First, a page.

SAN FRANCISCO -- The U.S. Navy's top doctor said the military is benefiting from sensor-equipped helmets that monitor the power of concussive forces.
"We've learned a tremendous amount about concussion care from the combat arena," Vice Adm. Matthew Nathan, surgeon general of the Navy, told Military.com here during last week's Fleet Week celebration of the Navy, Marine Corps and Coast Guard.
"What we've learned actually is care that we've brought back and is now being implemented at some universities and sports teams across the nation as we partner with professional sports as well to look at how we can reduce, prevent and care for concussions."
Nathan was referring the Defense Department's partnerships with the National Football League and the National Collegiate Athletic Association to research brain injuries. For example, the Army beginning in 2007 put blast sensors into tens of thousands of helmets to monitor head injuries from roadside bombs in Afghanistan. And the Pentagon and NCAA last year announced a joint study into concussions.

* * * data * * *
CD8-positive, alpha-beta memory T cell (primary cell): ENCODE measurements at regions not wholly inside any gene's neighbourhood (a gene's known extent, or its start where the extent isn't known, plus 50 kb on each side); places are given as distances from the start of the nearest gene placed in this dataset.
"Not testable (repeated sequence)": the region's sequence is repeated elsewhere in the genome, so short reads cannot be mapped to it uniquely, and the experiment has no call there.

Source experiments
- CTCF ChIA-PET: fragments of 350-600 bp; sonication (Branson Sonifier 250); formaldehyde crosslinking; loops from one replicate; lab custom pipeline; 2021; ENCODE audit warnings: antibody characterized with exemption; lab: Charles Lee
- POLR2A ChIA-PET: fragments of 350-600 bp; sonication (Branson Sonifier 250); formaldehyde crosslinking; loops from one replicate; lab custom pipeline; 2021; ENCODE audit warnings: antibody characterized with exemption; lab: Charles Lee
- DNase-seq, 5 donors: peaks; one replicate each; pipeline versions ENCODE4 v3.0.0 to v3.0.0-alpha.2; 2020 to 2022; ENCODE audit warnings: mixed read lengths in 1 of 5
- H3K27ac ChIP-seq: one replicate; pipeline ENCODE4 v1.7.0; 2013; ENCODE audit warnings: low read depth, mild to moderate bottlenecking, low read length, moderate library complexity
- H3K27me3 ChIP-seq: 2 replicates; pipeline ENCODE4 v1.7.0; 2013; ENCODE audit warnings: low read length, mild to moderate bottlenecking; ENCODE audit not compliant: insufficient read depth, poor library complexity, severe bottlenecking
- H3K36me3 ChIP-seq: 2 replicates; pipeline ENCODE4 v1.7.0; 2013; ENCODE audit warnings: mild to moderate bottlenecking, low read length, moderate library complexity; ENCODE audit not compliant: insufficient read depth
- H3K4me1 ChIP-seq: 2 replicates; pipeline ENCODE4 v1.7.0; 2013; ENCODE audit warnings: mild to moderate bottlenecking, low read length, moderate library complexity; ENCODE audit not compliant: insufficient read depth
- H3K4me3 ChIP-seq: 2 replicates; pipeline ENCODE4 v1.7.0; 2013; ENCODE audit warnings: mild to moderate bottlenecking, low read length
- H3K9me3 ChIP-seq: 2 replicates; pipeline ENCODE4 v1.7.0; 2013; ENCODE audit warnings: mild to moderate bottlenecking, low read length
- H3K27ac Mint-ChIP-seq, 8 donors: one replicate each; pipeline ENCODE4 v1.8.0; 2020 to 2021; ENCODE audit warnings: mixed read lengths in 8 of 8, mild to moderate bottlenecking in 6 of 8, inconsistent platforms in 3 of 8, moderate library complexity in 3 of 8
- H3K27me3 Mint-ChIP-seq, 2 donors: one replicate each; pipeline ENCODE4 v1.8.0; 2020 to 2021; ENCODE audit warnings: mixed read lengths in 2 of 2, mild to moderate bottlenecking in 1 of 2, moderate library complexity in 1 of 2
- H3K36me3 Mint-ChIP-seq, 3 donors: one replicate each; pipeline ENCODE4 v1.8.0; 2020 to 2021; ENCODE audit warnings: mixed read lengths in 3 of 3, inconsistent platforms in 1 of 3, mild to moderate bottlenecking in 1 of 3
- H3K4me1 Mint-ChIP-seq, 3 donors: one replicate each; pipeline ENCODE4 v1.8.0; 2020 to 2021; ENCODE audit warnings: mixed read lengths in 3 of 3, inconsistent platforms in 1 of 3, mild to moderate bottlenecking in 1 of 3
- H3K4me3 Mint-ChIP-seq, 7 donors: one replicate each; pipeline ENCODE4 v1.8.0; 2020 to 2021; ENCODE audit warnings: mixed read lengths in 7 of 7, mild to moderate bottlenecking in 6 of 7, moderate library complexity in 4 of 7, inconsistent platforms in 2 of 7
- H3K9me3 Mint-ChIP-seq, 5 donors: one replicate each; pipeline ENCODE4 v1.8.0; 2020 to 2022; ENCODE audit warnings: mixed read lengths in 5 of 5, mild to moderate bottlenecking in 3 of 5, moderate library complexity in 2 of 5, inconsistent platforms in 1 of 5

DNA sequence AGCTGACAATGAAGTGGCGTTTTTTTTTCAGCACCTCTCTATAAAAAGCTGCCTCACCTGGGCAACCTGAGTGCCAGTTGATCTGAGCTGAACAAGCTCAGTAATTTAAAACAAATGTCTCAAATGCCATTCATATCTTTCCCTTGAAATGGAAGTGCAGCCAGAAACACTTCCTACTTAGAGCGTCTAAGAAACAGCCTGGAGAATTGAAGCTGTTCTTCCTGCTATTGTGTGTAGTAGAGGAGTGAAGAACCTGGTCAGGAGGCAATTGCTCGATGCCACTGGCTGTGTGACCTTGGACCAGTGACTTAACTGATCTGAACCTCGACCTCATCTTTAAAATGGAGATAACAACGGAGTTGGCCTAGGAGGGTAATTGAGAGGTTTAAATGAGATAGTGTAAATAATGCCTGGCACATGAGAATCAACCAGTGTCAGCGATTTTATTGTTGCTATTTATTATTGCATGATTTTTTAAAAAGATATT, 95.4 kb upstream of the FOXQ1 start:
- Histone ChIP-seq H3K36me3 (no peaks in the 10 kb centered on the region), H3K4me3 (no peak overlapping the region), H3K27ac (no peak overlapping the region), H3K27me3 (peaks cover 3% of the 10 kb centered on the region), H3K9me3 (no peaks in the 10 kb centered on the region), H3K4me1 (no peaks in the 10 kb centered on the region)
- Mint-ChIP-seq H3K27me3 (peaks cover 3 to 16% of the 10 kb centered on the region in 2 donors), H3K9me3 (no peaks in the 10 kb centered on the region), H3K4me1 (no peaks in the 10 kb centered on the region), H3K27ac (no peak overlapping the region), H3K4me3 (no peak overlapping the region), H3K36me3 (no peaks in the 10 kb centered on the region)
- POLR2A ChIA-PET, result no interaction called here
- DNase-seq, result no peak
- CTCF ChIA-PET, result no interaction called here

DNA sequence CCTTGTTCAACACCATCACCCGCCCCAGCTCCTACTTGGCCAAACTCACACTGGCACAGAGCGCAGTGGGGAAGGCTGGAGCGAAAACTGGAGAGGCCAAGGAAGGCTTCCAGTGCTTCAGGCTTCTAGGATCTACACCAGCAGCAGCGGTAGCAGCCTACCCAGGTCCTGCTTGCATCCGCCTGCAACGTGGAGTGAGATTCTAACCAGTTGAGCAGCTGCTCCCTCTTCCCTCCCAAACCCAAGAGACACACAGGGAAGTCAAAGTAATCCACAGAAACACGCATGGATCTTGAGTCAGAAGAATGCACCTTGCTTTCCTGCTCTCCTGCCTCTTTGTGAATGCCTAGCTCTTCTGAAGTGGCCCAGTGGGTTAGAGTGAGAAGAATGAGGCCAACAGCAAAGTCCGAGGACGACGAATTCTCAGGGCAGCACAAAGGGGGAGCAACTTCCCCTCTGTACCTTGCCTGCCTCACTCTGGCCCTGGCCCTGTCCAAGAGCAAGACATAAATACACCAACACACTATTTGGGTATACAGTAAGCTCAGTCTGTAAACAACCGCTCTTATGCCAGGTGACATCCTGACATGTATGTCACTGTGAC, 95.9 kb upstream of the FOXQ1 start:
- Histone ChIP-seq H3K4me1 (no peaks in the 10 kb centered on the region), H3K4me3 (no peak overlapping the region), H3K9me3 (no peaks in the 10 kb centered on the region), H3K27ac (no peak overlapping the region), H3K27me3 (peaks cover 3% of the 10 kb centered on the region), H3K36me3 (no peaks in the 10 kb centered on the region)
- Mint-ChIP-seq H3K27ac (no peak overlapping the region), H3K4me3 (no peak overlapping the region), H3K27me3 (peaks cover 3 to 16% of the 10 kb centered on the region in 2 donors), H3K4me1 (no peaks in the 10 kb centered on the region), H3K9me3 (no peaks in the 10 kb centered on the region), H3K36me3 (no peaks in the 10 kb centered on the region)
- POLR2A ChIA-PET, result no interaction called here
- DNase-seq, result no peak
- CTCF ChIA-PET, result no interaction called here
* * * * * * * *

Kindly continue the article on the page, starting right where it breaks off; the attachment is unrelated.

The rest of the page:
Companies such as BAE Systems make small sensors that monitor and record the overpressures and accelerations experienced through head impacts or movements. The British-based defense contractor's Headborne Energy Analysis and Diagnostic Systems, for example, is mounted inside a combat helmet to measure the pressure and angular and linear accelerations from traumatic events.
"If an explosion, for example, causes quick head movements or pressures that exceed predefined thresholds, HEADS records the event," its website states. "This stored event data can later be easily downloaded through a USB connection, allowing medical personnel to receive information crucial in determining the potential for head and brain injuries."
Nathan said the partnerships with outside organizations are paying off.
"It's not standard practice yet, but the experimental prototypes are allowing us to determine what types of hits and what types of helmets provide the best protection against a concussion," he said.
"One of our challenges is that two individuals can receive the same apparent force injury to their heads and one comes out completely functional and doing fine and the other has headache and some post-concussive signs," Nathan said. "So what it is about individual makeup as well that may make you more susceptible to an injury than your buddy?"
He added, "The science, although it's fascinating, it's urgent, because we want to get on top of this in a hurry."
Read my full article at Military.com.